Ensuring the future of elk, other wildlife, their habitat and our hunting heritage.

Thursday, August 8, 2013

Honoring RMEF's First Life Member, Clint Mills R.I.P.

History and nostalgia often accompany each other arm in arm. For example, take this plaque to the right. It's old. It's durable. And it's quite heavy. It belonged to the first-ever life member of the Rocky Mountain Elk Foundation. A family member recently delivered it to RMEF headquarters where it will eventually go on display in the Elk Country Visitor Center. It is linked to a unique man who believed in RMEF and had ties to the organization clear back to its founding in 1984. RMEF President/CEO David Allen tells his story in the President's Message of the September-October 2013 issue of Bugle magazine.

Paying Tribute to RMEF’s First True Believer

On March 1st, 1985, the Rocky Mountain Elk Foundation was living hand-to-mouth, headquartered in a trailer in Troy, Montana, that would have made the Unabomber feel right at home. With the RMEF’s first anniversary just two months away, total membership remained well south of 2,000 and the outfit was surviving on prayers and borrowed time. But on that day, a man named Clint Mills became the foundation’s first life member for $600.

“I can assure you, the odds that the Elk Foundation would live to see the end of 1985 were about the same as they are for a wobbly legged newborn elk calf,” says RMEF co-founder Bob Munson. “I can’t overemphasize the boost it gave us to have Clint believe in this dream of ensuring a future for wild, free-ranging elk enough to step up and make that kind of commitment.” 

Clint & wife Gloria of 58 years
So who was this man, the RMEF’s first true believer? Clint Mills grew up on a cattle ranch on Montana’s Rocky Mountain Front, the beginning of a lifetime spent on the back of a horse. He went on to manage cattle ranches and dude ranches, work the oil fields, log and operate heavy equipment on dirt construction, and—his favorite—work as an outfitter and guide in the Scapegoat and Bob Marshall wildernesses. 

Along the trail, though, Clint served 24 years in the Army, becoming a Green Beret (Special Forces) and doing two tours of duty in Vietnam. He left the Army as a First Sergeant with a Bronze Star and a Joint Commendation Medal from General Westmoreland himself. A master parachutist, Clint made more than 600 jumps, his worst injury a sprained ankle.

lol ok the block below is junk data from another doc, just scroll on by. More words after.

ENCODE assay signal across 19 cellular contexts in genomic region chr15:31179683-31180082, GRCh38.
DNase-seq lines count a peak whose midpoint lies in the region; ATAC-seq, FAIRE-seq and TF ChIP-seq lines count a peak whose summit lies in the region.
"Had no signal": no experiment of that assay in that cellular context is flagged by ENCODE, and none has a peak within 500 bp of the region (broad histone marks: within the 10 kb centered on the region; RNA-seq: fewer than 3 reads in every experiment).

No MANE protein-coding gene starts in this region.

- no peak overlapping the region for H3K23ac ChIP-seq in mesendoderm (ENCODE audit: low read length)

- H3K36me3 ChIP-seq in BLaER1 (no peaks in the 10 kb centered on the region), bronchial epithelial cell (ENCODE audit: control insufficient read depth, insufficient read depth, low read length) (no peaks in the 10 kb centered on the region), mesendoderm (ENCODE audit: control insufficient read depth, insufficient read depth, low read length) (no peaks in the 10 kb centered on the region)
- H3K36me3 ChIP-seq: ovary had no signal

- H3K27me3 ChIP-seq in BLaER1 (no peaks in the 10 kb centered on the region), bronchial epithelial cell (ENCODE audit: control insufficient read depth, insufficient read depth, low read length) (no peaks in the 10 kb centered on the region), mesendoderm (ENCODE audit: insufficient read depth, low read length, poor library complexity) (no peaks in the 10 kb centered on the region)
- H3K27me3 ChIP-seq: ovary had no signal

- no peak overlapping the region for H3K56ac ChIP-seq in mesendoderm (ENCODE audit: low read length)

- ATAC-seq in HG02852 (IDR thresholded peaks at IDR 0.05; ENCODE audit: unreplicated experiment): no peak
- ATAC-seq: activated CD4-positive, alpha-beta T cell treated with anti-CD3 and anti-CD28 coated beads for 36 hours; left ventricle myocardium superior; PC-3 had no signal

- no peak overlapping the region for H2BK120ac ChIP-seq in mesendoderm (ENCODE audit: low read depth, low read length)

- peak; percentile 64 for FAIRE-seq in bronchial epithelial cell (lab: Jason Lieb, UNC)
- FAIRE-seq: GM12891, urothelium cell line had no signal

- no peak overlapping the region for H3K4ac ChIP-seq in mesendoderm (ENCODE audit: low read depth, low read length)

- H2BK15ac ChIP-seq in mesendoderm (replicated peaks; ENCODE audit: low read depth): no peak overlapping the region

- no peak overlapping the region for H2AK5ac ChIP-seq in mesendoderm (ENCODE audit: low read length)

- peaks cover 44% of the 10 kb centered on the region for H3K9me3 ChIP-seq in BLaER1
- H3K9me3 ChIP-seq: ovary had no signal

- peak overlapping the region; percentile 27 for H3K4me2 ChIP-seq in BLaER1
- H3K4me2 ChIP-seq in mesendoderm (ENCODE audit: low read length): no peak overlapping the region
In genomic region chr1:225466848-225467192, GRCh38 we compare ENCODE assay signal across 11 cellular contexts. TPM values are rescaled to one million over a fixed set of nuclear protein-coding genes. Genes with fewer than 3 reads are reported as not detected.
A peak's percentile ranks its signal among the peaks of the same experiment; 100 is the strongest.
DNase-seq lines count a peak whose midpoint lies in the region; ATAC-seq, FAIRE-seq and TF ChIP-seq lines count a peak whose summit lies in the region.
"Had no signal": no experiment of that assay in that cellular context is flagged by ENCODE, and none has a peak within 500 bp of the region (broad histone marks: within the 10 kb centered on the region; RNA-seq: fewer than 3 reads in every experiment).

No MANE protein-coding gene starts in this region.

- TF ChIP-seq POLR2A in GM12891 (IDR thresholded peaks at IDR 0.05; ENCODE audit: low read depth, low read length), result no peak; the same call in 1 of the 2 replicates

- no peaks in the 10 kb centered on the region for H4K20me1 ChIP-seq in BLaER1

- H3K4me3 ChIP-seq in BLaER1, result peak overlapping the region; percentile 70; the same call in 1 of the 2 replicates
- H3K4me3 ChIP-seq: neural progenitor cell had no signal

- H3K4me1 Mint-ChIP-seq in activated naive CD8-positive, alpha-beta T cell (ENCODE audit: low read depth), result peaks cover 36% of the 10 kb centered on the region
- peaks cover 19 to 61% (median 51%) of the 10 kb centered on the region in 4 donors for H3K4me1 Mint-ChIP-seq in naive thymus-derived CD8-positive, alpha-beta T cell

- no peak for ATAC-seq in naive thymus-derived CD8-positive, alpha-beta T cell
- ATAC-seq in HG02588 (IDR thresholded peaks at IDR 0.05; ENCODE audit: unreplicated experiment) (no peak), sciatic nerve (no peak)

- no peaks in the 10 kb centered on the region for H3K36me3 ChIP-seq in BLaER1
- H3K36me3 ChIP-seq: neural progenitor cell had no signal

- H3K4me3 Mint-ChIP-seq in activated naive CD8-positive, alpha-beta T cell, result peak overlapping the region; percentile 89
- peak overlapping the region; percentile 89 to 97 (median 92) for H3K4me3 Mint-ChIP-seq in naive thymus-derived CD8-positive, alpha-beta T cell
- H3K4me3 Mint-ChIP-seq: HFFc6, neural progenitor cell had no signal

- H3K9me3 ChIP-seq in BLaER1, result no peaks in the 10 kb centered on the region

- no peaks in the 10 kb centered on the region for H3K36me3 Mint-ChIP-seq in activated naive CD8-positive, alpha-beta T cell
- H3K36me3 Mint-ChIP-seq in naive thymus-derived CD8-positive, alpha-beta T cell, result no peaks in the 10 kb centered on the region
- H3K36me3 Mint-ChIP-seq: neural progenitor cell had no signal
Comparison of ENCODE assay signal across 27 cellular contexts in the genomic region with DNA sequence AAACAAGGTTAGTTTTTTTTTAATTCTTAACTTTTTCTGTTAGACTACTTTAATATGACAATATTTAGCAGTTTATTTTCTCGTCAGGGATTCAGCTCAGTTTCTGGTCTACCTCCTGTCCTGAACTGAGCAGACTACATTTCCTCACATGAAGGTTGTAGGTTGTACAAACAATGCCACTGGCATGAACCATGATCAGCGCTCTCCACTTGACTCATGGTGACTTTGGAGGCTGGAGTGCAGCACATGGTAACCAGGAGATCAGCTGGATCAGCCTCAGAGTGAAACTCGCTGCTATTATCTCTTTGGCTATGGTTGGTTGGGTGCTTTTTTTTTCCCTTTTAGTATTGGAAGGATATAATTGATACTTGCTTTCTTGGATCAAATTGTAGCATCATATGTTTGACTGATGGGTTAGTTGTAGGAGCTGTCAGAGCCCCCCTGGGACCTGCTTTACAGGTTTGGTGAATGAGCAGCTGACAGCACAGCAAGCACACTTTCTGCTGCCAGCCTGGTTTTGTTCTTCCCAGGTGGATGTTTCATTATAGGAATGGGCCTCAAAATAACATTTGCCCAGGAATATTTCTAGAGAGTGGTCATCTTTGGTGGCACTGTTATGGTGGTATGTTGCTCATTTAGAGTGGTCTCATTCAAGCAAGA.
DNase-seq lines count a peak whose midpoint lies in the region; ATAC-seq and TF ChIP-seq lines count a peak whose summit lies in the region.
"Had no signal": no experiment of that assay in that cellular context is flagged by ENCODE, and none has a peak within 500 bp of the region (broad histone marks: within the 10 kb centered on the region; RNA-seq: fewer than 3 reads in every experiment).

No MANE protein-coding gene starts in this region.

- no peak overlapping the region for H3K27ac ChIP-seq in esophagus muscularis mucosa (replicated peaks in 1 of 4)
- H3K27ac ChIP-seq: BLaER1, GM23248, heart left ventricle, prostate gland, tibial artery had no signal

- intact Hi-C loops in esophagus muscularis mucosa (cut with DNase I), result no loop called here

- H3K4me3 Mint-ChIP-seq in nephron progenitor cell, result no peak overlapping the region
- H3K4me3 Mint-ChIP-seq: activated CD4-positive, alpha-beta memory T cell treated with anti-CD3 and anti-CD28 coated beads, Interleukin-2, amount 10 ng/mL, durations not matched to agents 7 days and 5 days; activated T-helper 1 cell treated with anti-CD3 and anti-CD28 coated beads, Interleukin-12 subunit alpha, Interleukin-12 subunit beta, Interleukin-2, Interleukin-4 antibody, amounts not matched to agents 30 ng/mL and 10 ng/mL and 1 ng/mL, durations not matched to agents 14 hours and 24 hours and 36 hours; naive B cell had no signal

Clint’s great-nephew, Brett Mills, says, “I’ve been around some tough men in my life, and he’s one of the few I’ve been in awe of. He was old-school. He was a man of few words and all action. It was never about talking with him; it was always about doing.”

And that’s how it was with becoming Life Member #1. Since Clint Mills led by example 28 years ago, 20,962 others have been inspired to join him as life members of the Rocky Mountain Elk Foundation. That means more than one out of every 10 RMEF members are now life members. The price of membership has since increased twice to keep up with inflation (to $1,000 in 1990 and $1,500 in 2006), but our members have remained more than willing to follow Clint’s lead. They hail from all 50 states and 16 countries, ranging from Australia to Switzerland. Newborn babies have been signed up in their first hour on Earth. Octogenarians with way more of the trail behind them than ahead have still gotten in for life. And even though they’ve already made a significant, lasting commitment, life members are consistently among the Elk Foundation’s best donors, showing their passion by making additional ongoing contributions to the future of elk country. 

“Clint was always proud to have been the RMEF’s first life member,” says Charlie Decker, co-founder of the Elk Foundation. “That sure goes both ways. We’ve always been proud to have him as the first.” 

Inspired by the example of his great-uncle, Brett went on to a career in the military himself. 

“Clint was my real-life John Wayne—he always commanded instant respect,” Brett says. “But he had an unbelievably kind heart. He helped a lot of young soldiers along the way.”

Brett says that Clint always savored the isolation and beauty of the outdoors. Where Clint and his wife of 58 years, Gloria, lived in Eureka, Montana, he could literally step out his back door and be in elk country. He went out that door often. 

“He had an innate sense about the wilderness,” Brett says. “He read the tracks and knew the plants. He was a great fisherman, and hunting was almost a spiritual thing with him.”

I expect that’s a trait a whole lot of our life members can relate to. Clint Mills died December 11, 2012, six weeks after his wife Gloria passed. He was 82. At Clint’s request, his ashes will be carried by horseback deep into the Scapegoat Wilderness where he loved to chase elk. They will be scattered on Bugle Mountain.

On behalf of every RMEF life member, Mr. Mills, we salute you.

--M. David Allen, RMEF President and CEO

Young Clint on a successful elk hunt

(Click here if interested in joining RMEF and receiving a subscription to Bugle magazine.)

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